We very rarely explore our own backyard, but once you start to research it a little more, you would surprised with the fascinating and unique experiences we have on offer down under. Here is just a small taste of some of the must do bucket list experiences here in the Great Southern Land.
1. Whale Shark Diving, Exmouth, Western Australia
With just a 45 minute flight from Perth you can find yourself in the Ningaloo Marine Park and Cape Range National Park. Here you can take your adventure to the next level and snorkel alongside the majestic Whale Sharks in Exmouth. With some Whale Sharks measuring up to 12 metres in length, this is definitely an experience to get the heart racing. Dives start from $395AUD and the best time to visit is between March and July.
2. Cave Dive Piccaninnie Ponds, South Australia
The crystal clear waters at Piccaninnie Ponds have been slowly filtering through the limestone over thousands of years forming the Pond’s features. One of these beautiful features is The Chasm which formed from freshwater rising to the surface under pressure and eroding the limestone. Take a leisurely snorkel over The Chasm to view its white walls that have been covered in delicate green algae which provides a great contrast to the depths below. Here you will also find the large underwater cavern known as The Cathedral due to its majestic white walls of sculptured and scalloped limestone. With visibility that can exceed 40 metres, it’s no wonder that it is considered one of the prettiest and most spectacular underwater sites on the Limestone Coast. February is the best time to visit and diving and snorkel permits are required so plan ahead.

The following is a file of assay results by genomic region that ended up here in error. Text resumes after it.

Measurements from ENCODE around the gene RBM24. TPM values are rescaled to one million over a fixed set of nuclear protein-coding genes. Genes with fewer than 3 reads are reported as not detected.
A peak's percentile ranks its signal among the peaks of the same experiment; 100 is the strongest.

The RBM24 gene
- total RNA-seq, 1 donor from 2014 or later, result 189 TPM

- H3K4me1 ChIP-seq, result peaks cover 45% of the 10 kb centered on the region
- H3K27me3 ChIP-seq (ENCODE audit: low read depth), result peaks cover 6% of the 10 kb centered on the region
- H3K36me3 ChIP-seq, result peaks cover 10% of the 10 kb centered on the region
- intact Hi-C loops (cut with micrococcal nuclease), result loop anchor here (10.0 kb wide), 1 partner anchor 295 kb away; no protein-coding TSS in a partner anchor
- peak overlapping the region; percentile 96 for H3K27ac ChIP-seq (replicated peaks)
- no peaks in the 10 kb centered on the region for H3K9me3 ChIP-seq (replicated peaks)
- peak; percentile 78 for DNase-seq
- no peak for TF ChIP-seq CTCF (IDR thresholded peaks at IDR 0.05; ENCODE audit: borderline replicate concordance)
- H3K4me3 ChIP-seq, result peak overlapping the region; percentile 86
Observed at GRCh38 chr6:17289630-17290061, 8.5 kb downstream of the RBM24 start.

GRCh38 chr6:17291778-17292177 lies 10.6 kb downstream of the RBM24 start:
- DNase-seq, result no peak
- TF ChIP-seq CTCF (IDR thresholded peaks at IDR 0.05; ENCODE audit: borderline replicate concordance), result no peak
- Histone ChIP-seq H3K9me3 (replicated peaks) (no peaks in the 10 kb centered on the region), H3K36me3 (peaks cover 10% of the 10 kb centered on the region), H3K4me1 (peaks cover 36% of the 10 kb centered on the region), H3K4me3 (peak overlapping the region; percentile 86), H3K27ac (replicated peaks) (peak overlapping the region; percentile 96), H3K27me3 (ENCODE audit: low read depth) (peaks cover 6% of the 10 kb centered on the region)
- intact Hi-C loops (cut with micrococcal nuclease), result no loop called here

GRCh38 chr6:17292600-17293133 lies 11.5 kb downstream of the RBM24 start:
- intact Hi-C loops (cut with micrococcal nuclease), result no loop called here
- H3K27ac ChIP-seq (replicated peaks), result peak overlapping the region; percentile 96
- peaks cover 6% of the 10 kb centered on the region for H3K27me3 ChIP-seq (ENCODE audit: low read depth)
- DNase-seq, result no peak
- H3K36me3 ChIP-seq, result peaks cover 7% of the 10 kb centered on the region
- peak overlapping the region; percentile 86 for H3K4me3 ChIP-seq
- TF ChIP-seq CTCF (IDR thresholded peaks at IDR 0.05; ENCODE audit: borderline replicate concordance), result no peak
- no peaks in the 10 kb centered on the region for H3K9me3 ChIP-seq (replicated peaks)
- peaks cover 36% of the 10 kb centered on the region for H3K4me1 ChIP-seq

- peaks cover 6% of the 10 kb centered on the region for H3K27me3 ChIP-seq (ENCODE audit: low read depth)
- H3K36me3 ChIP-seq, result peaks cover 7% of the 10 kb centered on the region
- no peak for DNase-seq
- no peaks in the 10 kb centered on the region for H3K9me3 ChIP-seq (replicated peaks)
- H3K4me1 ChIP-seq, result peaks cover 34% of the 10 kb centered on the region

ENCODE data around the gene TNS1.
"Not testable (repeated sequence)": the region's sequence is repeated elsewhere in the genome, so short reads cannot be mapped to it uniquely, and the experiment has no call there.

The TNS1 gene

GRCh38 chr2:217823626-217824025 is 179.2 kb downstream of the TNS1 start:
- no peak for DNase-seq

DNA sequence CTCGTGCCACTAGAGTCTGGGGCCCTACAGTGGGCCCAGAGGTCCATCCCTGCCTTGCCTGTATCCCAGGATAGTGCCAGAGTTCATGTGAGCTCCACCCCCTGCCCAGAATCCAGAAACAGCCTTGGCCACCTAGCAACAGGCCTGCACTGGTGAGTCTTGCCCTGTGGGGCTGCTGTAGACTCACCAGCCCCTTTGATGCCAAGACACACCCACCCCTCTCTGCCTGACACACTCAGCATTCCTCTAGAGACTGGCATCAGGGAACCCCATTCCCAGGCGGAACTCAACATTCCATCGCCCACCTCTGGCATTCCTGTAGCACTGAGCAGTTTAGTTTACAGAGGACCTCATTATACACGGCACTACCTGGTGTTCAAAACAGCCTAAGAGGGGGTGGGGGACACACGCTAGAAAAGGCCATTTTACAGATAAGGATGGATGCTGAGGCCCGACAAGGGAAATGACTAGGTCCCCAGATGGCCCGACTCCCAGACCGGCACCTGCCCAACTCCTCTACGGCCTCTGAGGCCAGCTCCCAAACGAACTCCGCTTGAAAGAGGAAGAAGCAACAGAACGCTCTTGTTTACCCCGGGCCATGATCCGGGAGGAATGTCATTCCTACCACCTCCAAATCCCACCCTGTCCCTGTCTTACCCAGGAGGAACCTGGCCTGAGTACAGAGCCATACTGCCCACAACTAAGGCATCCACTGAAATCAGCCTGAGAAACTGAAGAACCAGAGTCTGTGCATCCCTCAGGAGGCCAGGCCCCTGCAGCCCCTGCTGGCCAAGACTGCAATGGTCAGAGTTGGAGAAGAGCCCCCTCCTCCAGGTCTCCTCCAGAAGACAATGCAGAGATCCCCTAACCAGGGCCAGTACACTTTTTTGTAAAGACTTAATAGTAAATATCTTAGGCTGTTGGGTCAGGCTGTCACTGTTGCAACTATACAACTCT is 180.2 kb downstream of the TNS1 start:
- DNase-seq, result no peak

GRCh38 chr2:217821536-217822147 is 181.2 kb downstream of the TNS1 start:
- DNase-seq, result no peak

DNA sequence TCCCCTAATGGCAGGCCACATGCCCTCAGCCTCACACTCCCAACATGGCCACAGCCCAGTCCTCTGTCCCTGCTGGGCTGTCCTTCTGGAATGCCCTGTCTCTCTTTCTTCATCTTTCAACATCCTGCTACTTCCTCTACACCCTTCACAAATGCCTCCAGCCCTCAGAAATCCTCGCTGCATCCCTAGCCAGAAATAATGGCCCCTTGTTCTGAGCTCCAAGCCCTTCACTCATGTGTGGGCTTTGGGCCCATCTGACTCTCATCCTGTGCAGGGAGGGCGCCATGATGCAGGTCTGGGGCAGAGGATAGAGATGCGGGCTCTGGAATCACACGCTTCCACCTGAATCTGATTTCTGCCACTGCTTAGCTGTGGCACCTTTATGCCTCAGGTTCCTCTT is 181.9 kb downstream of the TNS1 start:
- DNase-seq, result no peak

3. Swim with Platypus, Eungella National Park, Mackay, Queensland
Platypus are shy and elusive but there is one small ‘pool’ that you can swim in and hope that you will encounter these creatures. Oliver’s Pool is a large clear pond on the rainforest creek within Eungella National Park not far from Mackay. This is known as the most reliable place in the world to see a platypus.